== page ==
The publication presents a state-of-play for Slovakia's circular economy transition and introduces its circular economy policies. It also contains interviews with representatives of the Slovak State administration, NGO representatives and scientists, as well as examples of good practices from municipalities, businesses, and NGOs.
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Documentation et références
Dans cette section, vous trouverez les études et rapports liés à l’économie circulaire qui ont déjà été publiés.
Ces études, publications universitaires, rapports d’entreprises et autres sont transmis par les parties prenantes, les acteurs économiques ou les auteurs de ces documents. Pour proposer votre propre publication, veuillez compléter notre formulaire en ligne [EN]
With an average of 79.5% recycled across Europe in 2016, steel for packaging is already the most recycled packaging material in Europe.
This report compiles examples of good practices from countries across the EU showcasing the varied projects, systems and processes by which steel for packaging is recycled, bringing significant reduction in emissions, resource and energy use.
Steel, a permanent material that can be infinitely recycled to make high quality products, can be easily sorted from the waste stream owing to its magnetic properties which make it the most economical packaging material to collect, sort and recycle over and over again.
Good practices in separate collection, sorting and recycling of steel for packaging contribute to improving its recycling rate, but can also serve as a guide for any stakeholder interested in improving these essential steps in a circular perspective.
The report provides a simple, yet rich overview of the barriers and enablers of circular economy business models as identifed by stakeholders, drawing upon a range of interviews, workshops and events, and a survey conducted with representatives of the European business sector.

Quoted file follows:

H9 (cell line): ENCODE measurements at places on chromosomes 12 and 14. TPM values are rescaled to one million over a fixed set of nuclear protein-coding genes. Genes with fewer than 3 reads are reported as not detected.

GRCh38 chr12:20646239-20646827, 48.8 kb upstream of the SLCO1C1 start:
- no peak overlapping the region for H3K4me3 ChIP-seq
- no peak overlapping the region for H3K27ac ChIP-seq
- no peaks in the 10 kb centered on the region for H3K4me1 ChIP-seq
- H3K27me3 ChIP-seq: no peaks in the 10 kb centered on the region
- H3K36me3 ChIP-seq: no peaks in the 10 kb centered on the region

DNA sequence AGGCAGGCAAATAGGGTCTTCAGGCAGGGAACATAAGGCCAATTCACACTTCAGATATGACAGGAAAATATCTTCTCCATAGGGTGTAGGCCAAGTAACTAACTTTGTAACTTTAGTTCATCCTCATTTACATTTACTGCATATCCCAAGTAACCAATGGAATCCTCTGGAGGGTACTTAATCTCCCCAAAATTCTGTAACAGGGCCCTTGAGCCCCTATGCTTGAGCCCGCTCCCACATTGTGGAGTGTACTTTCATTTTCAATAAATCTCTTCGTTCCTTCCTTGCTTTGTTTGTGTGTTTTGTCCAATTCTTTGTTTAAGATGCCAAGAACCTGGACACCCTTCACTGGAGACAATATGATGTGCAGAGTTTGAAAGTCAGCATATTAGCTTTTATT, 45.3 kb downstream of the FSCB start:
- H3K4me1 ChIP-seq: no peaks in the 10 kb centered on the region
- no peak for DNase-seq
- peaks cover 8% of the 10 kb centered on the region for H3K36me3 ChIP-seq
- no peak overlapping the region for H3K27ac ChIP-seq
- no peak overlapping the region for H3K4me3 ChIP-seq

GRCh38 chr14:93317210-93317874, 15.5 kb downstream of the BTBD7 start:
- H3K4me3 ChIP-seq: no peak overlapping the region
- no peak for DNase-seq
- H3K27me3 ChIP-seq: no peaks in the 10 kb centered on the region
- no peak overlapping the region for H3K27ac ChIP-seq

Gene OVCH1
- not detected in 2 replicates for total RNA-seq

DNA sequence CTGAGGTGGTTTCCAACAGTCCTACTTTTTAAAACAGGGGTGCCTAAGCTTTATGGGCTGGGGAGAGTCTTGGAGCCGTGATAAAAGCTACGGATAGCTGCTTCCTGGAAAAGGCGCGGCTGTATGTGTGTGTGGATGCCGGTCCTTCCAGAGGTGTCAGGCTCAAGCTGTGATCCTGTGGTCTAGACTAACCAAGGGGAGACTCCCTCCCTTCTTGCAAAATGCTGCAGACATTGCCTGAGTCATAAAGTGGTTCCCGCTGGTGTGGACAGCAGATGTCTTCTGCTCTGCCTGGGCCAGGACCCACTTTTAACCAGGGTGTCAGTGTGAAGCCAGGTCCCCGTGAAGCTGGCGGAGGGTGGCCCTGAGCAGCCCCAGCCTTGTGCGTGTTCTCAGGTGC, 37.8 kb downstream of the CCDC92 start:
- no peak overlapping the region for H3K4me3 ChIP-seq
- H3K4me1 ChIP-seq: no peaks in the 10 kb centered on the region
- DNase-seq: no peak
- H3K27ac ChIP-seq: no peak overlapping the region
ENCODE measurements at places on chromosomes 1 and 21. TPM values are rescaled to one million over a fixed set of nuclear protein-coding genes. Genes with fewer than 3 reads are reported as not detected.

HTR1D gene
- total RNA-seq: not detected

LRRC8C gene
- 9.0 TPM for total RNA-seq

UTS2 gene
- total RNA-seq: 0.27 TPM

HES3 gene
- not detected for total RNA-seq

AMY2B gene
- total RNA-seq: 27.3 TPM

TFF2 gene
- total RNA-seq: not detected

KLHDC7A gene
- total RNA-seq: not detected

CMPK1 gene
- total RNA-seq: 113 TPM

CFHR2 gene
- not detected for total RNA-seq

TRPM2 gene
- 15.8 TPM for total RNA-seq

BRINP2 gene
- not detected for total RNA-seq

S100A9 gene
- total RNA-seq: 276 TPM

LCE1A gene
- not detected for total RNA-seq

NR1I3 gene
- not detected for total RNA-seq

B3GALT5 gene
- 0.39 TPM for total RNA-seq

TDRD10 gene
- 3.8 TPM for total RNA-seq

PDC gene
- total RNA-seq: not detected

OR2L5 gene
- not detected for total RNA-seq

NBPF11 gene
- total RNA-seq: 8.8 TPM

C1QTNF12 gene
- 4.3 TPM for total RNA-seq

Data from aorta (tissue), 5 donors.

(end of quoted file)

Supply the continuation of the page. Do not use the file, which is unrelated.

Within businesses, stakeholders have identified high-level commitment accompanied by long-term perspectives, the personal drive and attitudes of staff, as well as the promise of enhanced competitiveness as key in supporting the transition towards circularity. Yet, from an internal company perspective, a number of factors were highlighted as getting in the way of the transition. Difficulties in financing new business models, taxation systems, resistance to change and the perceived lack of consumer demand are key examples of obstacles that hamper the circular transformation.
Importantly, stakeholders have provided interesting insights into possible solutions and recommendations able to overcome the challenges posed by circular economy barriers: tax incentives, the development of wealth-measurement systems other than GDP, material passports and quality standards, to name a few. Future solutions should also focus on ensuring safe areas for innovation out of tendering calls, green public procurement and increased financial support.
The EU Circular Economy Package pushes forward the concepts of ‘recycle, repair and re-use’, as well as waste avoidance. To comply with the Package many EU countries will need a completely new waste treatment system, and many companies will need to re-think some established business models.
Two years after adopting the Circular Economy Package, the EU institutions have finally agreed on a new EU waste regulation. The paper entitled Two years later: the EU Circular Economy Package evaluates recent EU policy moves and decisions. It also analyses the status quo of Germany's circular economy efforts and compares them to those of other EU member states. Finally, some of the risks and opportunities for companies are outlined.
This paper is an update of a previously published policy paper by Dr. Adriana Neligan (2016), which discussed the Package after it was presented in late 2016.
Two years after adopting the Circular Economy Package, the EU institutions have finally agreed on new EU waste rules. Despite lower recycling targets as originally envisaged, most countries still have to push recycling to meet the goals. A single method of determining recycling rates was also decided, but an exemption will continue to allow for disparate recycling rates.
Recycling has become increasingly important in Europe: EU recycling rates increased from 32 to 46 per cent between 2005 and 2016. Yet, more progress is needed to reach the targets.